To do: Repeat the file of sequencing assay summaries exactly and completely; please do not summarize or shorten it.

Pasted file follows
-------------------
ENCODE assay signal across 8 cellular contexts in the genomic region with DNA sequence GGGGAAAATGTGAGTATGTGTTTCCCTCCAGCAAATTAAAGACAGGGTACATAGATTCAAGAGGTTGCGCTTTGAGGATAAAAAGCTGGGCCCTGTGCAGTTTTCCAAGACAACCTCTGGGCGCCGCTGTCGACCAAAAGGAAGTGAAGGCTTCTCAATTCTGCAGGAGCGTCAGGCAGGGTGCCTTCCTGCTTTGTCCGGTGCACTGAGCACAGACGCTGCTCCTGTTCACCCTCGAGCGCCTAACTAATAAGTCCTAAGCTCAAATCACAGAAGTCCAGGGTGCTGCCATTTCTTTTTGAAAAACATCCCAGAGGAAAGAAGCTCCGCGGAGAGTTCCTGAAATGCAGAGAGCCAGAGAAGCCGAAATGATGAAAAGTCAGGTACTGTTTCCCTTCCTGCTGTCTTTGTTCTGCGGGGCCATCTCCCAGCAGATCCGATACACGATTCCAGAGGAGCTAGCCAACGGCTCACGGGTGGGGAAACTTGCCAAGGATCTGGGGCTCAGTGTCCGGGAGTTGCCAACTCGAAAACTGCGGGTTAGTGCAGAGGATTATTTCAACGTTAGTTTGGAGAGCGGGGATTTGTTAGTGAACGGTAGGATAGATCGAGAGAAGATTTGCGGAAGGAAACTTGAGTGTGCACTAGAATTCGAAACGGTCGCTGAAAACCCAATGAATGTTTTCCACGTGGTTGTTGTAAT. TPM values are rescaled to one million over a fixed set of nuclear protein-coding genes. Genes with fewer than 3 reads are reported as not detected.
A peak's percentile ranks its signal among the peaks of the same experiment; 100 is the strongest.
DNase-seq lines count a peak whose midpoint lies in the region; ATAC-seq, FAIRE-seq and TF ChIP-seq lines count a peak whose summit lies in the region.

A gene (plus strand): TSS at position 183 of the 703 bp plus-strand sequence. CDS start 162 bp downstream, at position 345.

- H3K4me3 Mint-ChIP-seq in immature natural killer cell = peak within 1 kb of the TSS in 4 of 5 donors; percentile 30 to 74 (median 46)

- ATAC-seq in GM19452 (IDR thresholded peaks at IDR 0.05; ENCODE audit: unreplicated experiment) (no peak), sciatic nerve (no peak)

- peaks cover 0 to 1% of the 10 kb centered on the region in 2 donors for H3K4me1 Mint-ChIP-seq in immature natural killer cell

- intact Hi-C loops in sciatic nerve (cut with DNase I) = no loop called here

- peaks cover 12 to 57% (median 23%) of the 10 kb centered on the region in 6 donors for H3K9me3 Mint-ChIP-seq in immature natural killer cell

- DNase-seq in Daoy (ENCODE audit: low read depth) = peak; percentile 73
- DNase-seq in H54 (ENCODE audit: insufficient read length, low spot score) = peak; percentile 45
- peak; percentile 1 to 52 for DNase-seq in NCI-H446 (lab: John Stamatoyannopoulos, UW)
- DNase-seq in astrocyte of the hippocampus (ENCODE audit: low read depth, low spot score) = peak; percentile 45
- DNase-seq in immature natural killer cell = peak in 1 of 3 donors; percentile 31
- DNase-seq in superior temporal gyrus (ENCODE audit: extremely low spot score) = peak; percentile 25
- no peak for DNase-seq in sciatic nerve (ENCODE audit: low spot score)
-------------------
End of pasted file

ENCODE assay signal across 8 cellular contexts in the genomic region with DNA sequence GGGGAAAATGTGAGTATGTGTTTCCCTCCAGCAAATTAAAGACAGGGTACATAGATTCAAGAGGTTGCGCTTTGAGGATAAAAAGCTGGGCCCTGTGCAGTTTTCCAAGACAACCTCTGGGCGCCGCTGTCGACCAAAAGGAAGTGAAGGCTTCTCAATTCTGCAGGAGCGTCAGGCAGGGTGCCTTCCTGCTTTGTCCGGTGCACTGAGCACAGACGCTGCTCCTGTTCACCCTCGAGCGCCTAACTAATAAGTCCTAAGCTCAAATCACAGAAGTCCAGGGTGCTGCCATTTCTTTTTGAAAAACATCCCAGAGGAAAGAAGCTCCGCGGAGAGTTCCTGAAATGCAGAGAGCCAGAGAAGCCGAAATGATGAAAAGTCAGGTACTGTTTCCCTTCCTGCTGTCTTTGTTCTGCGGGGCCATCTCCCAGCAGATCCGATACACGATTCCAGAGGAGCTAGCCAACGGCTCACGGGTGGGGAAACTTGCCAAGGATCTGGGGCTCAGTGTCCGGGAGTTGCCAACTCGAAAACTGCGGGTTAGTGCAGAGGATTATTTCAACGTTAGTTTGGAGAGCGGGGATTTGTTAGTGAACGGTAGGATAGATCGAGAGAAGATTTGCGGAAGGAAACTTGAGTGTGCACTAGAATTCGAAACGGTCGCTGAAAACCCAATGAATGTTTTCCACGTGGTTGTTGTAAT. TPM values are rescaled to one million over a fixed set of nuclear protein-coding genes. Genes with fewer than 3 reads are reported as not detected.
A peak's percentile ranks its signal among the peaks of the same experiment; 100 is the strongest.
DNase-seq lines count a peak whose midpoint lies in the region; ATAC-seq, FAIRE-seq and TF ChIP-seq lines count a peak whose summit lies in the region.

A gene (plus strand): TSS at position 183 of the 703 bp plus-strand sequence. CDS start 162 bp downstream, at position 345.

- H3K4me3 Mint-ChIP-seq in immature natural killer cell = peak within 1 kb of the TSS in 4 of 5 donors; percentile 30 to 74 (median 46)

- ATAC-seq in GM19452 (IDR thresholded peaks at IDR 0.05; ENCODE audit: unreplicated experiment) (no peak), sciatic nerve (no peak)

- peaks cover 0 to 1% of the 10 kb centered on the region in 2 donors for H3K4me1 Mint-ChIP-seq in immature natural killer cell

- intact Hi-C loops in sciatic nerve (cut with DNase I) = no loop called here

- peaks cover 12 to 57% (median 23%) of the 10 kb centered on the region in 6 donors for H3K9me3 Mint-ChIP-seq in immature natural killer cell

- DNase-seq in Daoy (ENCODE audit: low read depth) = peak; percentile 73
- DNase-seq in H54 (ENCODE audit: insufficient read length, low spot score) = peak; percentile 45
- peak; percentile 1 to 52 for DNase-seq in NCI-H446 (lab: John Stamatoyannopoulos, UW)
- DNase-seq in astrocyte of the hippocampus (ENCODE audit: low read depth, low spot score) = peak; percentile 45
- DNase-seq in immature natural killer cell = peak in 1 of 3 donors; percentile 31
- DNase-seq in superior temporal gyrus (ENCODE audit: extremely low spot score) = peak; percentile 25
- no peak for DNase-seq in sciatic nerve (ENCODE audit: low spot score)